A day after announcing that he will run for Congress President, Digvijaya Singh on friday announced that he's dropping out. That decision is based on Mallikarjun Kharge being put forward as the candidate backed by the Gandhis.
"Kharge ji is my leader and my senior. I asked him yesterday if he wanted to contest. He said no. I met him again today. I told him I am with you fully if you are contesting. I can't think of contesting against him. He is filing his nomination and I will be his proposer," said Digvijaya Singh, 75.
Digvijaya Singh had not met Sonia Gandhi, the current Congress boss, before he announced his decision to run for her job. That was not a snub or an act of defiance, a la Ashok Gehlot. Instead, sources have explained, Digvijaya Singh was aware all along that his role was to serve as a 'dummy candidate' till the Gandhis decided on their choice.
Their initial vote went to Ashok Gehlot, the Chief Minister of Rajasthan. But the proposal - Mr Gehlot was urged on multiple occasions to contest the election including by Sonia Gandhi - blew up when Mr Gehlot was categorically told that in serving as President, he would have to give up his job as Chief Minister of Rajasthan. For the Gandhis, this was a quick-fix solution to a long-running problem in the desert state: Sachin Pilot, 45, is owed a shot at Chief Minister, which was promised to him when the party won the state in 2018. By moving Ashok Gehlot to Delhi, the Gandhis would have a trusted aide as the party boss and install Sachin Pilot as the head of the Rajasthan government. Two birds with one stone.
Except Ashok Gehlot refused to play ball. So in Jaipur, 92 MLAs threatened to resign in a show of support for him. Their condition was clear: under no circumstances could Sachin Pilot be made Chief Minister. Ashok Gehlot wanted to pick his replacement and there was no way Sachin Pilot was making even the long list.
The Gandhis were confronted with a double-fisted punch: a public revolt by a senior and trusted loyalist and the prospect of a shaky government in one of the few states that the Congress still governs.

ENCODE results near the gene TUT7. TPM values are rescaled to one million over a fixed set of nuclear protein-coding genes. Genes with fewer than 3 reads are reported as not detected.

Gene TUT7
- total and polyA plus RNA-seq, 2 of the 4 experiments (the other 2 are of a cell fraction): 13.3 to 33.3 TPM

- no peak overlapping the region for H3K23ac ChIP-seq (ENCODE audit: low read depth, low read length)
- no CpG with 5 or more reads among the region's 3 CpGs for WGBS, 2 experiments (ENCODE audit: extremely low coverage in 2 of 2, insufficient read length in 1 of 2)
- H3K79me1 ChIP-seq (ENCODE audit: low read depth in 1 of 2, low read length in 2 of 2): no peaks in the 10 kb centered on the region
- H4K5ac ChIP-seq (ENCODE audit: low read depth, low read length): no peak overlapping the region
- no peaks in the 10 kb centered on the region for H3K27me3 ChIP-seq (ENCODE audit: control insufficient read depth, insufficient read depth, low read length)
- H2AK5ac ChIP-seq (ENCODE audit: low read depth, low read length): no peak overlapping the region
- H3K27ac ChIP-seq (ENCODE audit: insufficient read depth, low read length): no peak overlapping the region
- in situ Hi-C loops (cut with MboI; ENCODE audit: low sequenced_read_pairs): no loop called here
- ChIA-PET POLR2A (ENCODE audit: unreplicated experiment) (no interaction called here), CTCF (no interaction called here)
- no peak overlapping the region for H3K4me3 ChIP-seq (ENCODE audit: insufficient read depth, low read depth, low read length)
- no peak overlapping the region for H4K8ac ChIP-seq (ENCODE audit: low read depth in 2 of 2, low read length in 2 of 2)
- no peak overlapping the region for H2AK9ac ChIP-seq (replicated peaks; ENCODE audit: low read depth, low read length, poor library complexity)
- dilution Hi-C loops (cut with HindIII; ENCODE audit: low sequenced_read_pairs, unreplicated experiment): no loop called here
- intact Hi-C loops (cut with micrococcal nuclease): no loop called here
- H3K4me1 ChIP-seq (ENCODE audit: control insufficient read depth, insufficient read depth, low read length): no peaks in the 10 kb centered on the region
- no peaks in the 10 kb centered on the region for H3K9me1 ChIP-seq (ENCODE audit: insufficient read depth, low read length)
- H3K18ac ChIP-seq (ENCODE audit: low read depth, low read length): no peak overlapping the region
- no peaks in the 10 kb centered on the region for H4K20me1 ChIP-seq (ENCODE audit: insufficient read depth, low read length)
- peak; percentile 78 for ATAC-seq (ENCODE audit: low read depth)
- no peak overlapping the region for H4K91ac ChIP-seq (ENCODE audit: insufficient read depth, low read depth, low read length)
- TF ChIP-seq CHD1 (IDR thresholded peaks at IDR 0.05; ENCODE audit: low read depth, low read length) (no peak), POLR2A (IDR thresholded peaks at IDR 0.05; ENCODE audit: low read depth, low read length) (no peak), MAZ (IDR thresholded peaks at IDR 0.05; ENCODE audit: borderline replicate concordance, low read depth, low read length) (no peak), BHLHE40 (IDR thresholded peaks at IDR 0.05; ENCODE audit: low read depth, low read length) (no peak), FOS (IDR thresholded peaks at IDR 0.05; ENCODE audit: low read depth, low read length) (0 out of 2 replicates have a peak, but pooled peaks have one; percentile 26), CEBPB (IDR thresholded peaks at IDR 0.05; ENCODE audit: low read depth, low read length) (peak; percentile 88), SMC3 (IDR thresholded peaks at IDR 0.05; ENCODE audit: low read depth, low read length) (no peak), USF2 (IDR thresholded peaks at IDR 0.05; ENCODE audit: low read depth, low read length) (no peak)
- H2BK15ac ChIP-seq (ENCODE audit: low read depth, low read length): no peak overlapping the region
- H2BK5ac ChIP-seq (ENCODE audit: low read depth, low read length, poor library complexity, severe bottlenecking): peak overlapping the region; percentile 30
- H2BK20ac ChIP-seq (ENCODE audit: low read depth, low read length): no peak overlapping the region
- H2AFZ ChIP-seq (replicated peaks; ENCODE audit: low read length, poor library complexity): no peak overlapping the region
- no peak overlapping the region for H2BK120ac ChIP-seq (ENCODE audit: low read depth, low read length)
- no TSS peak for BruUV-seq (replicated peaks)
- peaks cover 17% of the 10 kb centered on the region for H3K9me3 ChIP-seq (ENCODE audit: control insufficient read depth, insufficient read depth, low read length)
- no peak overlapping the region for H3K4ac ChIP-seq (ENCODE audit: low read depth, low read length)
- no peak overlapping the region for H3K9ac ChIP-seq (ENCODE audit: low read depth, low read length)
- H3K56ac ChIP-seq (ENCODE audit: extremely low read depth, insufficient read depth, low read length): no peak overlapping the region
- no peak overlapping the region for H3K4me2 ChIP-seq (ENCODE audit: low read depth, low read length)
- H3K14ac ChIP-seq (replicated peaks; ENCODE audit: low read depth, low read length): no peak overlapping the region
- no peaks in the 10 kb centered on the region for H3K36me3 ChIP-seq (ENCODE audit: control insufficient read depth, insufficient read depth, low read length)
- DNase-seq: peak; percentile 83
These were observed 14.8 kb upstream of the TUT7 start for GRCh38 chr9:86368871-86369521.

Last evening, Ashok Gehlot met with Sonia Gandhi and emerged remorseful. He said he had apologized to her, taking 'moral responsibility' for the 'indiscipline' of the Congress MLAs in Rajasthan, that he would not run as President, and that Sonia Gandhi alone will decide if he will continue as Chief Minister. The comments provided a face-saver to the "High Command".
On friday, Ashok Gehlot reiterated his devotion to the Congress' central leadership and said he would be among those who propose the name of Mallikarjun Kharge for President. More salve to ease the slow burn inflicted by him.
Shashi Tharoor, undaunted by the fact that his opponent has the endorsement of the only section of the party that matters, has filed his nomination on friday, so his bid is now official. It's an important symbolic move to push the Congress into exercising choice, rather than accepting orders.
However, it is understood that accepting orders will be the remit of Mallikarjun Kharge, who is near certain to be elected. "A parallel power centre" of the Gandhis will call the shots, said sources, and will frustrate what Shashi Tharoor has aimed at: a transparency in operations that allows an array of voices. For the Congress, this is no step forward, many steps back.